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Mexican chocolate-glazed doughnuts drizzled with dulce de leche

Mexican chocolate-glazed doughnuts

  • Author: Maura Wall Hernandez
  • Prep Time: 15 minutes
  • Cook Time: 10 minutes
  • Total Time: 25 minutes
  • Yield: 10 servings 1x
  • Category: Breakfast
  • Method: Frying
  • Cuisine: Mexican


Mexican chocolate-glazed doughnuts made with Pillsbury flaky biscuit dough are an easy and decadent treat you can serve to any crowd for breakfast or brunch.


  • Canola oil (pour enough so it’s 1 inch deep in your pot)
  • 1 can of Pillsbury Grands flaky layers original biscuits

For the frosting:

  • 3/4 cup Ibarra or Abuelita powdered Mexican chocolate (sold in most Mexican grocery stores and online at Amazon)
  • 3/4 cup confectioner’s sugar (aka powdered sugar)
  • 1/4 teaspoon ground cinnamon
  • 1/4 cup whole milk

For garnish:

  • dulce de leche or roughly chopped Mexican chocolate


  1. Pour about 1 inch deep of canola oil into your pan. Heat over medium to bring the oil to temperature.
  2. Remove the biscuits from the packaging and place them on a parchment paper-lined cookie sheet. Use a small circular cookie cutter or a small juice glass to cut circles out of the middle of the biscuits. You should have 8 doughnuts and 8 doughnut holes.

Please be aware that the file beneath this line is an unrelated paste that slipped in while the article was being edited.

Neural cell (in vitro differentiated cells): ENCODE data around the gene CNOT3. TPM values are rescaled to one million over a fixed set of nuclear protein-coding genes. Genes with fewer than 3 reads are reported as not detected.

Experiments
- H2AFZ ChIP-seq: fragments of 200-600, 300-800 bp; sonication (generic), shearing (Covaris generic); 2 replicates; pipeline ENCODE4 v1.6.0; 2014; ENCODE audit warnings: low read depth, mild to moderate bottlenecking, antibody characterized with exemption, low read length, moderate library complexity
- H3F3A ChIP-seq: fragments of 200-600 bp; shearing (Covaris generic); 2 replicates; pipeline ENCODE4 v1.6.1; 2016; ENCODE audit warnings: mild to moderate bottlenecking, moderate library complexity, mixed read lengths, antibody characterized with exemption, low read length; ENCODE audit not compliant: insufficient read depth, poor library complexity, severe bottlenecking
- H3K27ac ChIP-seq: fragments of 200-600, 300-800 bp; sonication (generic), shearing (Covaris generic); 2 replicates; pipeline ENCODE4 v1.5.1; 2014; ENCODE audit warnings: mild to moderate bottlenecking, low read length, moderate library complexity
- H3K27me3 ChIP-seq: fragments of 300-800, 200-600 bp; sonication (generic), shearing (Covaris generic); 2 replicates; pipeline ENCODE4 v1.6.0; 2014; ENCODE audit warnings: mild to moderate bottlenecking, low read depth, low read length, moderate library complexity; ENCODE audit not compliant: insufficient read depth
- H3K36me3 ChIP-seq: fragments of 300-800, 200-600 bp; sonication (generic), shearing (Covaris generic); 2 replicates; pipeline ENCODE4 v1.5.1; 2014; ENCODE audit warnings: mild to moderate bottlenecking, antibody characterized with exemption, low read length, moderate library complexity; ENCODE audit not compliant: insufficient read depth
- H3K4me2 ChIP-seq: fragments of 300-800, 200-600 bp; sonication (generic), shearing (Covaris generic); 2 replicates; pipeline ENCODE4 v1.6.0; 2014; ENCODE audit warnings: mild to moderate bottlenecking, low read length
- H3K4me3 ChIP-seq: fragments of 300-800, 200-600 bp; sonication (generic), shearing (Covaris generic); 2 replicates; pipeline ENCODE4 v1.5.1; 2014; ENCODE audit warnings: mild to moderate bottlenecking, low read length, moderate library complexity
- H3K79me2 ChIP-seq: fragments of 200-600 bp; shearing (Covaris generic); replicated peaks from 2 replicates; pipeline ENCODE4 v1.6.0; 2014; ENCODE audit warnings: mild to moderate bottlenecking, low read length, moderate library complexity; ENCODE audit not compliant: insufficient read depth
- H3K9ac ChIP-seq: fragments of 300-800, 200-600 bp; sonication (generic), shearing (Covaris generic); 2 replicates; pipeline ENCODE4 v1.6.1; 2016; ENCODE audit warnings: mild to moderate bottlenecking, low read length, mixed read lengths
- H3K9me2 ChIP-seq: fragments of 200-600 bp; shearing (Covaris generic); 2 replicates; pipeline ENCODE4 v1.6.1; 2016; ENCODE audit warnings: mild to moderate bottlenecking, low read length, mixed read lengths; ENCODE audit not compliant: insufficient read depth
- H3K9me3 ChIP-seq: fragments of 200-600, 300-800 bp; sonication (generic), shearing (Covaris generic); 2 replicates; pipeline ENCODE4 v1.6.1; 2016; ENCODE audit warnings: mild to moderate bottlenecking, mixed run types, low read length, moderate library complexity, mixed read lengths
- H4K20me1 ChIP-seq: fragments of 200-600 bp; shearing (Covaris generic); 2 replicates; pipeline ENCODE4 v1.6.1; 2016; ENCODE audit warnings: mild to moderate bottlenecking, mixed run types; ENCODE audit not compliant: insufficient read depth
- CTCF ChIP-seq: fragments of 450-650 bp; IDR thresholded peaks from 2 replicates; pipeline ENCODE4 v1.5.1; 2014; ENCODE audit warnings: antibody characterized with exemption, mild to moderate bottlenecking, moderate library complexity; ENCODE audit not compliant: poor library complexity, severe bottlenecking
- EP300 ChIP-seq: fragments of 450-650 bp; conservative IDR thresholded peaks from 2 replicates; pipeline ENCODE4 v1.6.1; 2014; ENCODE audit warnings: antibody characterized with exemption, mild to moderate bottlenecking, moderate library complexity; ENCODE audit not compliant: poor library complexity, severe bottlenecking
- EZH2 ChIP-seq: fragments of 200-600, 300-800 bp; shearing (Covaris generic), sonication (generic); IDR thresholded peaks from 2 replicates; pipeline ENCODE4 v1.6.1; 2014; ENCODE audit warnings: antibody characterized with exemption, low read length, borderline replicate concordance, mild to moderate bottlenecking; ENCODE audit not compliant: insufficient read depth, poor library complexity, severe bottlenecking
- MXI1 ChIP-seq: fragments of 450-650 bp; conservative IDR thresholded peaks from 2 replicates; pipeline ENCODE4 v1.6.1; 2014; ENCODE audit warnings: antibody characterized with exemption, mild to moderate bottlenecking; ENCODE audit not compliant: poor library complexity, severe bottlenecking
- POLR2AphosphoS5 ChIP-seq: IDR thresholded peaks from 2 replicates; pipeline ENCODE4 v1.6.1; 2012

3. When the oil is ready, it should bubble or pop very slightly. You can test its readiness with one of the doughnut holes if you’re not sure. The dough should start frying immediately after touching the oil. Add the doughnuts to the oil 3-4 at a time and fry for a minute or two, until the dough starts to turn golden. Flip them gently with a wooden spoon or tongs. When they’re done frying, remove from the oil and place them on a paper towel-lined dish to drain any remaining oil. Repeat with the remaining doughnuts.
  4. While the doughnuts are cooling off a bit and draining excess oil, add 3/4 cup confectioner’s sugar, 3/4 cup powdered Mexican chocolate, and 1/4 teaspoon ground cinnamon to a bowl. Mix with a spoon, then add the 1/4 cup whole milk (skim and 1% are too thin; don’t substitute!). Stir the mixture until it’s a relatively smooth consistency. Some small lumps are OK and the glaze should be thick. (If the glaze is too thick, you can add another tablespoon of whole milk.)
  5. Dip the tops of the doughnuts in the icing, twisting them slightly to ensure they’re coated evenly all the way around the tops. Place them on the parchment paper-lined baking sheet to dry.
  6. Garnish with a drizzle of dulce de leche (as pictured) or roughly chopped Mexican chocolate.

Keywords: biscuit doughnut, mexican chocolate